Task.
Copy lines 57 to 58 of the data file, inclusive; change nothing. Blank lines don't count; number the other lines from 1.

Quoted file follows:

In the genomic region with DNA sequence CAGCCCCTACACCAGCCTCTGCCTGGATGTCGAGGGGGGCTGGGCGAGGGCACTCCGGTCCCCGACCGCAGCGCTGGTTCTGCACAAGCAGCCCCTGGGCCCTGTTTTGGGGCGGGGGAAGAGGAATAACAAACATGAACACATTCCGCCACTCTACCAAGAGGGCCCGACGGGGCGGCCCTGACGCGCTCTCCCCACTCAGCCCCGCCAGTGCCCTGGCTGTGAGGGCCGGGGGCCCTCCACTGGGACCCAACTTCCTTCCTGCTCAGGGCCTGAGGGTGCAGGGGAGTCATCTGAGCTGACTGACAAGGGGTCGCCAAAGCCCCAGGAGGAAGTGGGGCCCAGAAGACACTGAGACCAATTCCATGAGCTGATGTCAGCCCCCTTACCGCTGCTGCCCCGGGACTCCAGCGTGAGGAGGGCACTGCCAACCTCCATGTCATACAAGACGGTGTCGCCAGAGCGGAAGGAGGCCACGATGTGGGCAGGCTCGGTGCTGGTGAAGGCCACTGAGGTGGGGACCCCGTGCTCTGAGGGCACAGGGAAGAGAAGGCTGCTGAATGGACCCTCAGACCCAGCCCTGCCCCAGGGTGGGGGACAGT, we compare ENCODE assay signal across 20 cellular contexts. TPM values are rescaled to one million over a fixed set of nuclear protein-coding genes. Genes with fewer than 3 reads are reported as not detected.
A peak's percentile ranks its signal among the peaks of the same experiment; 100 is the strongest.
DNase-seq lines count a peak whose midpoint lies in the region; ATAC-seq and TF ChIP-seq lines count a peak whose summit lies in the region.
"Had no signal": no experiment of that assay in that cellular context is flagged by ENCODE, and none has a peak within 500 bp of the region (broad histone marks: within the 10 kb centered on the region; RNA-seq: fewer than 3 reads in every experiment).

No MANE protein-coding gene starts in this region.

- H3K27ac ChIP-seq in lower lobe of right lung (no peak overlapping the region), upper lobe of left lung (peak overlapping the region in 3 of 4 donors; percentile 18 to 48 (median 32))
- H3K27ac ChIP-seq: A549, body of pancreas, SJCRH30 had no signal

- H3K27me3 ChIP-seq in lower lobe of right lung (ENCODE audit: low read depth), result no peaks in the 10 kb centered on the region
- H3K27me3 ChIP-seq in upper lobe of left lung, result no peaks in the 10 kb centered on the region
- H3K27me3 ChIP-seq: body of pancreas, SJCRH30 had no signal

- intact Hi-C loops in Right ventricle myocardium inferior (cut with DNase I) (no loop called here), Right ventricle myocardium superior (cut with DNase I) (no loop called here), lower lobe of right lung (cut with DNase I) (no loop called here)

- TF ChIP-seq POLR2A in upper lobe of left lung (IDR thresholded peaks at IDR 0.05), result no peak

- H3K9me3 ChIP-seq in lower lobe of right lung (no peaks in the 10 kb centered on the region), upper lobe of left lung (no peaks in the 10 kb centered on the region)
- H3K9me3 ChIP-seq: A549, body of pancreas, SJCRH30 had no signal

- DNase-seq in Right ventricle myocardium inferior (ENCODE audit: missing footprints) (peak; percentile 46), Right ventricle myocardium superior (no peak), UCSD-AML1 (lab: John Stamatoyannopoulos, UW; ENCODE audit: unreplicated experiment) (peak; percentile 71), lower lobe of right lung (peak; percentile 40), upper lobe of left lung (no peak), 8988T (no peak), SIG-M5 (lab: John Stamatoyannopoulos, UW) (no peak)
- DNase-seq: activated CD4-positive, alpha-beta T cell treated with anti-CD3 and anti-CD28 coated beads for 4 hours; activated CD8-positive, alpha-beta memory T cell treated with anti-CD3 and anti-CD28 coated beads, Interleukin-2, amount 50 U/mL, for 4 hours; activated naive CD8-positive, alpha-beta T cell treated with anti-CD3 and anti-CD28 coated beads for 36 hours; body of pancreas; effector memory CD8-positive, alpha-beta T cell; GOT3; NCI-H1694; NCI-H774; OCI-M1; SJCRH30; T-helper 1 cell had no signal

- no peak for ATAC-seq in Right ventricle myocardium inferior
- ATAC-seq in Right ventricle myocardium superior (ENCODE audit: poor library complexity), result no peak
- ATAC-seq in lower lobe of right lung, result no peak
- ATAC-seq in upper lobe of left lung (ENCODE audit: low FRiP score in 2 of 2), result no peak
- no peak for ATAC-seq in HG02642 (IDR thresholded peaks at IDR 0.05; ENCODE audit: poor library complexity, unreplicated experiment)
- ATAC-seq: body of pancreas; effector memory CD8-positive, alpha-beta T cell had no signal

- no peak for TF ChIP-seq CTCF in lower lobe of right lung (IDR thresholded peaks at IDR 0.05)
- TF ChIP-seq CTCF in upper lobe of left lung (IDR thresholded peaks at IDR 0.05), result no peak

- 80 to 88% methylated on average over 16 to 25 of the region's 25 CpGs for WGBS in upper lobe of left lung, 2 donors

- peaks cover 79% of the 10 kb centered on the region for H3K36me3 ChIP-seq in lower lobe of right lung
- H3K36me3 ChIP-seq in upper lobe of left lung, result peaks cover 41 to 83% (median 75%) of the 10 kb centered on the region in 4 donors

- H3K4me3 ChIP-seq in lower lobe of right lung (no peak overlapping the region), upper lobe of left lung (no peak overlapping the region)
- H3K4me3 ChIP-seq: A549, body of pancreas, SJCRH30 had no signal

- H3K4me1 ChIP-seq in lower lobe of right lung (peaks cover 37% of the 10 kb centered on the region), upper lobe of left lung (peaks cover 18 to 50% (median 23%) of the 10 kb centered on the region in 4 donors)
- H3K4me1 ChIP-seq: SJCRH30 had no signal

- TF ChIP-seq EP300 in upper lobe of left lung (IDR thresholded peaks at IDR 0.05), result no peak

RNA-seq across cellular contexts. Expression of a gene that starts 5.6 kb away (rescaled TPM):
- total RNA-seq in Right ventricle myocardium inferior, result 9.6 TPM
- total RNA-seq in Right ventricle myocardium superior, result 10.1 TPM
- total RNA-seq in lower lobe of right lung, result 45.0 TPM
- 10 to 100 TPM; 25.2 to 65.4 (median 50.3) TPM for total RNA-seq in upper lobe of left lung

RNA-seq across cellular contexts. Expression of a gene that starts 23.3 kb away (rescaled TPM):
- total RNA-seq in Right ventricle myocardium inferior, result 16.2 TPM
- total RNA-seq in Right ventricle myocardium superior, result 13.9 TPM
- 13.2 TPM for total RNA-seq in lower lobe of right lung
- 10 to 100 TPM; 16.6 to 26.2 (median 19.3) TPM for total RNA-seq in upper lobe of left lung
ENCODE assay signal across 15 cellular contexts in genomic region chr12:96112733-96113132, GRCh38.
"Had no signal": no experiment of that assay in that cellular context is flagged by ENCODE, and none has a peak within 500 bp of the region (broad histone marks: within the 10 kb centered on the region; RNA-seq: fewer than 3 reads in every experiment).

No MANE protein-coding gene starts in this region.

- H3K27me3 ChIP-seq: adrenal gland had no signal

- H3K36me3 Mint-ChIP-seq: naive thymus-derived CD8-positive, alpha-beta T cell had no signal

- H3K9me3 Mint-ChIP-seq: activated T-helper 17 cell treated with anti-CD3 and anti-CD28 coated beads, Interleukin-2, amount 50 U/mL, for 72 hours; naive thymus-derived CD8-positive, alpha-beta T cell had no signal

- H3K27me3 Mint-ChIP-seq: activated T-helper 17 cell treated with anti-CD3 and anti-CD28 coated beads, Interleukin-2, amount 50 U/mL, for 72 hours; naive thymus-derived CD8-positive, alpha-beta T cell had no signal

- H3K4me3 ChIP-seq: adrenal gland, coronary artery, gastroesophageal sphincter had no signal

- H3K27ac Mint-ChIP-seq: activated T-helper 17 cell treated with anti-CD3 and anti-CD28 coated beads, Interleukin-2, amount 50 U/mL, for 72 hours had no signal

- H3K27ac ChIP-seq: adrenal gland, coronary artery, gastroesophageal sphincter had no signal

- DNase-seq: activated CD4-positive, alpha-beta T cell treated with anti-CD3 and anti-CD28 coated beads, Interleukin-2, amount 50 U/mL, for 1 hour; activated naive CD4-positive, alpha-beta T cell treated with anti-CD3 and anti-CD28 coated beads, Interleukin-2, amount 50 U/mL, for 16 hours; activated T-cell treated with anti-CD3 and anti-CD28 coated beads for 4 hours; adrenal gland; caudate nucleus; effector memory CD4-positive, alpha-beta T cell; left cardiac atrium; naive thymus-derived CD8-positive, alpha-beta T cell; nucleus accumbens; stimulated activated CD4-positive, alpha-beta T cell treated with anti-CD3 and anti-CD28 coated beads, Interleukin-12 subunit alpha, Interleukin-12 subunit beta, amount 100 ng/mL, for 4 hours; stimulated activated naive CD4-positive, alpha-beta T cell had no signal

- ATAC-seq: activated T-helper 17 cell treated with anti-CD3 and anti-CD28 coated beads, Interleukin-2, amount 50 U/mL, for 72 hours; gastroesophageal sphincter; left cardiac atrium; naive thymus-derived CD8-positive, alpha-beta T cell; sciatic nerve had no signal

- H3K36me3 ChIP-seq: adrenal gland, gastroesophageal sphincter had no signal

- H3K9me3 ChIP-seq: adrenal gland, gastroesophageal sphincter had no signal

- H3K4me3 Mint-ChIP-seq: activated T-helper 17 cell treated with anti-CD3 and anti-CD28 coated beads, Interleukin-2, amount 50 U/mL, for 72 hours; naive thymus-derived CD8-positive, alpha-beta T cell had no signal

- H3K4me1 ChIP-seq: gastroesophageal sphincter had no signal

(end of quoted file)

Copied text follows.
- H3K4me3 Mint-ChIP-seq: activated T-helper 17 cell treated with anti-CD3 and anti-CD28 coated beads, Interleukin-2, amount 50 U/mL, for 72 hours; naive thymus-derived CD8-positive, alpha-beta T cell had no signal

- H3K4me1 ChIP-seq: gastroesophageal sphincter had no signal